Deep Sea Discoveries

First of all, Happy New Year! Here’s to 2017 – a year (hopefully) filled with pioneering discoveries, innovative conservation and greater scientific outreach across the globe.


Fireworks at Southampton Docks – Bonfire Night 2016 (Photo by E. Thomas).

I am personally looking forward to 2017 to begin work on my extended research project or dissertation, as part of the MSci degree. I have the amazing opportunity of studying a potentially new species of holothurian (sea cucumber) found at the hydrothermal Longqi Vent Field on the South-West Indian Ridge, in 2011. The project will use the morphological and molecular characteristics of the specimen to determine whether this is a new species of deep-sea holothurian, or whether it is the same species as Chiridota hydrothermica – a species found at the South-East Pacific Rise hydrothermal vents, that was described in 2000 by Smirnov et al. Both will make extremely exciting research projects, either with the chance to describe a newly discovered species, or study the remarkably wide range of the Chiridota hydrothermica species (from Eastern Pacific Ocean vents to South-West Indian Ocean vents).


Chiridota hydrothermica at the Rehu Marka site (South East Pacific Rise), at a depth of 2578 m (Smirnov et al., 2000).

My prospective supervisor, Dr Jon Copley, recently co-authored a paper on the ecology and biogeography of the new species found at the Longqi Vent Field (Copley et al., 2016). The discovery of six new species at the site (including the comically named Hoff Crab), has led to widespread recognition from a number of popular science outlets, including BBC News, Natural History Museum, Live Science and IFLScience. Although these six species have been confirmed as newly discovered, most specimens collected by the mission have not been formally described, including the holothurian mentioned above.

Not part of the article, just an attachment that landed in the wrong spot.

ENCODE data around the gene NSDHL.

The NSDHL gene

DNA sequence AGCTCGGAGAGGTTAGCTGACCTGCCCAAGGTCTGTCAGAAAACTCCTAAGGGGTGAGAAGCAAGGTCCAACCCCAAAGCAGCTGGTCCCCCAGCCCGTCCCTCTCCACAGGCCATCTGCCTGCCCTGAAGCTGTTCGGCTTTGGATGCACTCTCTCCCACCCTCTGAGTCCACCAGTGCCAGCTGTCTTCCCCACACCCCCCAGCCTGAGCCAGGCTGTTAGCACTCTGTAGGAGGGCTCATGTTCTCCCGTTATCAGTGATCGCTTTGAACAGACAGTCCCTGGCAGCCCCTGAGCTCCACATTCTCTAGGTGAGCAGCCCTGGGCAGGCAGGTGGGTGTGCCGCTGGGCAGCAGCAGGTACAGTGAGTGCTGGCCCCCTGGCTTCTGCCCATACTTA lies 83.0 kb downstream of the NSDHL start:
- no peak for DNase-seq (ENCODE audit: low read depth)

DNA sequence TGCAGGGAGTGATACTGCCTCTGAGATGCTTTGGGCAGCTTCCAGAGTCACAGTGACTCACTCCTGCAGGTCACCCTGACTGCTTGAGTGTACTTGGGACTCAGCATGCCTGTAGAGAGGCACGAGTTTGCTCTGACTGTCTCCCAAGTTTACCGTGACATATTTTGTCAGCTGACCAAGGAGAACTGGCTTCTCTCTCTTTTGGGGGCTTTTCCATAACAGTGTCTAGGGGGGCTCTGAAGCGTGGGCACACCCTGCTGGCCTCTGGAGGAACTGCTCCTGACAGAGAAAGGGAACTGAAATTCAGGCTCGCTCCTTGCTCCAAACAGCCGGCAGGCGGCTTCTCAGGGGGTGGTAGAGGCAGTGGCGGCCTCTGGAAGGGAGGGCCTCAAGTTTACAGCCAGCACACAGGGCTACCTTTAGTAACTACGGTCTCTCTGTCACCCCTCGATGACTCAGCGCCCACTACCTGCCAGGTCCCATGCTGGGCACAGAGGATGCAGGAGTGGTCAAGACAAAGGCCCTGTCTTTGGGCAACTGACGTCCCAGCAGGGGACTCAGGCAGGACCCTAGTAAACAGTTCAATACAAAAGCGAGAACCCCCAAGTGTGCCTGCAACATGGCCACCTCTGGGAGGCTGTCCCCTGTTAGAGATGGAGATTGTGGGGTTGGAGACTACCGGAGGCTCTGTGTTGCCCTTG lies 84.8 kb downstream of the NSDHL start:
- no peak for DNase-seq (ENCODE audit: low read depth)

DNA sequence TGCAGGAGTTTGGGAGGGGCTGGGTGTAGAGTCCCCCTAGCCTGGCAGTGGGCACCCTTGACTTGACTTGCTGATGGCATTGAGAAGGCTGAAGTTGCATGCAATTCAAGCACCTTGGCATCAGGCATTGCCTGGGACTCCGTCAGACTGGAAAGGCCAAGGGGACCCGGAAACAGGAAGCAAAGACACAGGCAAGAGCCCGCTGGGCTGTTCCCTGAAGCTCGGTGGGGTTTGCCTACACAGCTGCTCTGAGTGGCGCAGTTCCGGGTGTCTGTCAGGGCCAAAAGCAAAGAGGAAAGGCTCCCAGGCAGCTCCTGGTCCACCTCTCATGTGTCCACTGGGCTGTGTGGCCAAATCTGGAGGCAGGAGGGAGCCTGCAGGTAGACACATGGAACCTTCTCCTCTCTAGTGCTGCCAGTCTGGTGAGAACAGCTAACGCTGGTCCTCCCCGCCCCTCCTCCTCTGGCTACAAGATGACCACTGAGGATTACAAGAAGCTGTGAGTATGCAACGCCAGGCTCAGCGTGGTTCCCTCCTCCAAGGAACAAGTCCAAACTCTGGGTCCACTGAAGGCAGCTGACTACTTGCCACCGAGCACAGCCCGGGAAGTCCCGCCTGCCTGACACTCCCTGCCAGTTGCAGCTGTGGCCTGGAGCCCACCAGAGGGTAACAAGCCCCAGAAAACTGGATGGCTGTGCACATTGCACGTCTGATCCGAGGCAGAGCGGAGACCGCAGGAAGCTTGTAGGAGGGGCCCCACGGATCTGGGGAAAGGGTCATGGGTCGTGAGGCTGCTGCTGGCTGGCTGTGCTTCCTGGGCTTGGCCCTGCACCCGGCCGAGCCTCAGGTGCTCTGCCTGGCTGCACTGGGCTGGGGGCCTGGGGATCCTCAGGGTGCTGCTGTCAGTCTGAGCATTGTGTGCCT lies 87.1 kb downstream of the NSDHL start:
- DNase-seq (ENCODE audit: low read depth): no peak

A sample of photographs taken at the Longqi Vent Field during the first Remotely Operated Vehicle (ROV) dives in 2011, showing the differing morphologies of the active hydrothermal vent chimneys observed (Copley et al., 2016).

It was previously thought that there was little or no life in the deep sea due to the lack of photosynthetic energy, but the discovery of unique ecosystems at hydrothermal vents has changed this perception. Life is able to thrive at these sites (despite their toxicity) due to the high thermal and chemical energy produced by the vents, allowing chemoautotrophic bacteria to populate the area. This chemosynthesis, in turn, supports a diverse range of organisms across a number of invertebrate phyla. Hydrothermal vents are even hypothesised to hold the key to the origin of life (Martin et al., 2008).


For more information, please visit the following sites:

Deep Sea Hydrothermal Vents: Redefining the Requirements for Life

Exciting new creatures discovered on ocean floor





  1. rawringlikecaesar · January 4, 2017

    Reblogged this on Site Title.


  2. Pingback: Blue Planet II | elin the marine biologist

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